2 December 2008 (Tues), West End
Carousel was pleasantly and unexpectedly old-fashioned, a throwback to the days when directors were confident enough to let the material speak for itself. As much as I enjoyed the National Theatre production years ago, I’ve always thought that Carousel, a show that includes joys like wife-beating, mental abuse, armed robbery and suicide, hardly needed darkening. The singing was magnificent, the best overall that I’ve ever experienced for this show. That’s a big plus for a score as beautiful as this one. The chorus was also very strong.
The acting, however, was another story. Billy was nowhere near as powerfully acted as the National production actor, though his singing was far better. Because of his general stiffness, his “Soliloquy”, as well sung as it was, wasn’t as convincing as it might have been. (He chose not to take the high note in the “by God I’ll try” line, which was an opportunity missed.) Still, he wasn’t bad, and a voice of this quality will forgive many faults. Julie Jordan gave a much more consistent performance with a beautiful voice to top it off. Most others were good enough. The only really bad performance in the show was Carrie Pipperidge, whose overly nervous portrayal was extremely irritating. She gave the impression of trying way too hard to express her emotions, none of which were remotely natural. I cringed whenever she came on stage, at least until she started singing, which she did beautifully. Her aimlessly restless and jumpy character reminded me of Roger Rabbit. She needs acting lessons urgently. Lesley Garrett, whose name actually came above the title, ahead of either Julie or Billy, played Nettie Fowler in a very broad, music-hall style, shaking her body and whooping it up with the best of them. This was Grade A ham. I’m not sure that it was appropriate to the material, but it was harmless to the story and fun to watch. She flubbed key moments on both her main songs, including the high note on You’ll Never Walk Alone, but I’m willing to write that off since it can happen to anyone on a given night – of course, this was opening night, but there you are.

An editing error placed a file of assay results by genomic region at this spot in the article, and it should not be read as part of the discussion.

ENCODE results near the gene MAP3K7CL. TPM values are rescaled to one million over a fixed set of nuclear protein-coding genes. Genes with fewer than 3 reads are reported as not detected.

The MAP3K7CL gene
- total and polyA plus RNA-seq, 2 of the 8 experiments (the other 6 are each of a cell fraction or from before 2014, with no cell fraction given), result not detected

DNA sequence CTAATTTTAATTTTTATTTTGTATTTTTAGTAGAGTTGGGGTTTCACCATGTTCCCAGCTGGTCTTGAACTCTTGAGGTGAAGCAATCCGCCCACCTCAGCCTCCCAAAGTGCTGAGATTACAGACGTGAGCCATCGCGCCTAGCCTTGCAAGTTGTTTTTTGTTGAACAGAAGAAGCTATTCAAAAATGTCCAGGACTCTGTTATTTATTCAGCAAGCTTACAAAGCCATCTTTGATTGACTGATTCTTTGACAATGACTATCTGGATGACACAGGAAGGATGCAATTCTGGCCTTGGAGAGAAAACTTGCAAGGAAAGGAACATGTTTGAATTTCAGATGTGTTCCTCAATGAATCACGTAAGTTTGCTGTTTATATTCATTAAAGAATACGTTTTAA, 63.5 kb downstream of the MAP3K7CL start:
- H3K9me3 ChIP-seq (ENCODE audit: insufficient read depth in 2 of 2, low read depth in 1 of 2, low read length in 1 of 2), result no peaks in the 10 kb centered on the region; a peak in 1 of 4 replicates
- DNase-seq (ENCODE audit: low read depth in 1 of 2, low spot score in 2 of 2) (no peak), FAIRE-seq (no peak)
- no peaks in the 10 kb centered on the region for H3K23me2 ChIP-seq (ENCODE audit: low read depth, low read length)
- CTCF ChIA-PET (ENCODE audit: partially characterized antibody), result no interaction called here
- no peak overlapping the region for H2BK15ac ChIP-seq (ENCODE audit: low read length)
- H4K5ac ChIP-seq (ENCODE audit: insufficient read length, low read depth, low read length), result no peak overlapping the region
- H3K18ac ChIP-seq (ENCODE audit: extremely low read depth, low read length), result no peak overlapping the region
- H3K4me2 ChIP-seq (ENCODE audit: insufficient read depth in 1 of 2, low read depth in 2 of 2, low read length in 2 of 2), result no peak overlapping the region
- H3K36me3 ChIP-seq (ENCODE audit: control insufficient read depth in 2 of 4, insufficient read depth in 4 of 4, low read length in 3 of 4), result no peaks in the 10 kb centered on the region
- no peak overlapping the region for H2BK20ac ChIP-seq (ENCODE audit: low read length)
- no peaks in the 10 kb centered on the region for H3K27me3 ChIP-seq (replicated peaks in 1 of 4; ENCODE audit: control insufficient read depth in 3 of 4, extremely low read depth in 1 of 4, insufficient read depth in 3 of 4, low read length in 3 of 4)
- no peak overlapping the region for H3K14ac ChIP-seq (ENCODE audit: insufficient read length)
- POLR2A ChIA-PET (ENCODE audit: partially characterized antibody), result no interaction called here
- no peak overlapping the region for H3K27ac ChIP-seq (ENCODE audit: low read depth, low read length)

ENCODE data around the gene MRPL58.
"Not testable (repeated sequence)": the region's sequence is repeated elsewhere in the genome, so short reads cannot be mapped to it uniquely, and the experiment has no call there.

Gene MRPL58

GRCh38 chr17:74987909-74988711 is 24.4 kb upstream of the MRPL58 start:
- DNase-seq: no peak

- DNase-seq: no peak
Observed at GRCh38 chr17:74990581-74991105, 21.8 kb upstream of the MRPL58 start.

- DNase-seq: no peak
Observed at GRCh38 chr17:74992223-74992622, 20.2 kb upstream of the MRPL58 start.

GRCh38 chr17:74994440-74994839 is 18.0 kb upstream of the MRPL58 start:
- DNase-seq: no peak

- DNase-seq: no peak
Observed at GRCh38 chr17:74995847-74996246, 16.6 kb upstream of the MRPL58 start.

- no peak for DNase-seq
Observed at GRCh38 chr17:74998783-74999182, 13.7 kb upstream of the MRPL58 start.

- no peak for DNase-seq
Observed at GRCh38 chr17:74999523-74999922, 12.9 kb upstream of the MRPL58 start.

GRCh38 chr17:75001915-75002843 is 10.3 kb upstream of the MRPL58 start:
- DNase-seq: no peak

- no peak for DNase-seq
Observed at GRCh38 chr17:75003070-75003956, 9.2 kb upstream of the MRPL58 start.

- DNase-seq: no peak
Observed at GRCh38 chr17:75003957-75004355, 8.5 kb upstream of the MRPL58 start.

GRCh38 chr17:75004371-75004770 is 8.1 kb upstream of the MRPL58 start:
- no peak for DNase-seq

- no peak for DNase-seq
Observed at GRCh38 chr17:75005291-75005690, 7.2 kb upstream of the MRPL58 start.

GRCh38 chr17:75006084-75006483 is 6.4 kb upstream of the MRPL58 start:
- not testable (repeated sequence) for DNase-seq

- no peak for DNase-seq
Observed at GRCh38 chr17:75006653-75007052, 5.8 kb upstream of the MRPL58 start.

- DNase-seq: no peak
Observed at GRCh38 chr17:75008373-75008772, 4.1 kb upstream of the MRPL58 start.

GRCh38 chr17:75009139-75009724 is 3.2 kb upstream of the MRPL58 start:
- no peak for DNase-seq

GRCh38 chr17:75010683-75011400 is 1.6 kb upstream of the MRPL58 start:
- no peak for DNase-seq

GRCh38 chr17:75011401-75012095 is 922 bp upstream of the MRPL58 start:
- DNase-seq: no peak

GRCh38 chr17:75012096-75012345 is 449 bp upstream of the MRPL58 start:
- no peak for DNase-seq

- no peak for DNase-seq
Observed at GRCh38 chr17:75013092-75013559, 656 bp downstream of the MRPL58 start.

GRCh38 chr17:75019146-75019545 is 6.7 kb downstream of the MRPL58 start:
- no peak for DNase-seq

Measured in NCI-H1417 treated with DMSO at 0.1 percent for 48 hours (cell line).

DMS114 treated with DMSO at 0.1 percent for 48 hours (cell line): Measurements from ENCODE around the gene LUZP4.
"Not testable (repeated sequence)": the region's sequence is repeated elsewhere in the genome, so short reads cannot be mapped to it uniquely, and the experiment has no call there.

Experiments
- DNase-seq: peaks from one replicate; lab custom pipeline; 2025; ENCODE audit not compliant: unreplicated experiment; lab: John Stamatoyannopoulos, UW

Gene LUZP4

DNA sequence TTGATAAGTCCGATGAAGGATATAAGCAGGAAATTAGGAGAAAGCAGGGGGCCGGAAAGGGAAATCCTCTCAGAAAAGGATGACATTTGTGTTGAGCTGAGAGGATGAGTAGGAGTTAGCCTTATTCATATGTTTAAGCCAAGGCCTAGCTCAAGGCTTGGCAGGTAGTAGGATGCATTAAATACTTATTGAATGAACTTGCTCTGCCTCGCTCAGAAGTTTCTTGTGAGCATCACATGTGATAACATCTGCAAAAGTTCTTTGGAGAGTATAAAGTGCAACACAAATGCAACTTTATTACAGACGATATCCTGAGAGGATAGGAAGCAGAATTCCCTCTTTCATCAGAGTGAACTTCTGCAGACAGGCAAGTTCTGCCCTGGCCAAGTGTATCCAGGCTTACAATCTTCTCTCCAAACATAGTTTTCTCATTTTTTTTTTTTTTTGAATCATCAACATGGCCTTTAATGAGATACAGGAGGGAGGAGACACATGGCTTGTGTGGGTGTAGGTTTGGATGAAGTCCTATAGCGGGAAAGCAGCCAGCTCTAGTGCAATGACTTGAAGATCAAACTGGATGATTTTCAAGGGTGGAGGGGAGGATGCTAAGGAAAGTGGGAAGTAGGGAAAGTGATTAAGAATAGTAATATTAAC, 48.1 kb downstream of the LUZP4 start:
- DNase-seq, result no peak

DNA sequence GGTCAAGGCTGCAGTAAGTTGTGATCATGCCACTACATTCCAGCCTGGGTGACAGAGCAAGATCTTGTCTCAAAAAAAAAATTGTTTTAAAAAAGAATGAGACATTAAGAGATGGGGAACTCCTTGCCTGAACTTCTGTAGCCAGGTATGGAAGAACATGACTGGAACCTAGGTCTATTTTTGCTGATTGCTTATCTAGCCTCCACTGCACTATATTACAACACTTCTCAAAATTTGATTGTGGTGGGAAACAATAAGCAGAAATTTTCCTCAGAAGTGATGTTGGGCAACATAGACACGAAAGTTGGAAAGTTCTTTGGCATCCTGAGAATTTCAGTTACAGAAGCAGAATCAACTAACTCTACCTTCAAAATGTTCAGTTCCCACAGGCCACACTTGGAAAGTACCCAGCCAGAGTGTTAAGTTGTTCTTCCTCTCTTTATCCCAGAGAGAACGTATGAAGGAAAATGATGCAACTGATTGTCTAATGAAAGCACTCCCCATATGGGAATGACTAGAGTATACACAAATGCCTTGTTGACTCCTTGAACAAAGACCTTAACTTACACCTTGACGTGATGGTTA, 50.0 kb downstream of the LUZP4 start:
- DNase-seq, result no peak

The performance of the night, by a long shot, was Jigger. He was cocksure and swaggering not only in his delivery but in his walk, his voice, his dancing – he never let his guard down even when just standing there. It was acting of a high order. He had an interesting way of talking and singing through the side of his mouth that greatly added to his character. He was also a fantastic dancer, particularly in “Blow High Blow Low”, moreover managing to stay completely in character from start to finish. In addition, he totally nailed not only the American accent but a very American manner and gestures, unlike most of the others on stage. I had to double-check the program to confirm that he is in fact British. He is easily the best Jigger I’ve ever seen.
Adam Cooper’s choreography was superb throughout. The ballet was wonderful, as could be expected, with a firm focus on the story without unnecessary showiness. My favorite dance of the night was the testosterone-driven “Blow High Blow Low”, including the rarely done hornpipe. Extremely well sung by Jigger and the boys, who then managed to top themselves with some powerful choreography and plenty of energy to spare. A big thumbs up.
All in all, an above-average rendition of a classic show. While it doesn’t compare to the near-perfect Lincoln Center South Pacific a few weeks earlier, its so nice to see a British production that avoids overly fussy interpretations and simply puts the show on stage as is. It would be great if this marked a trend.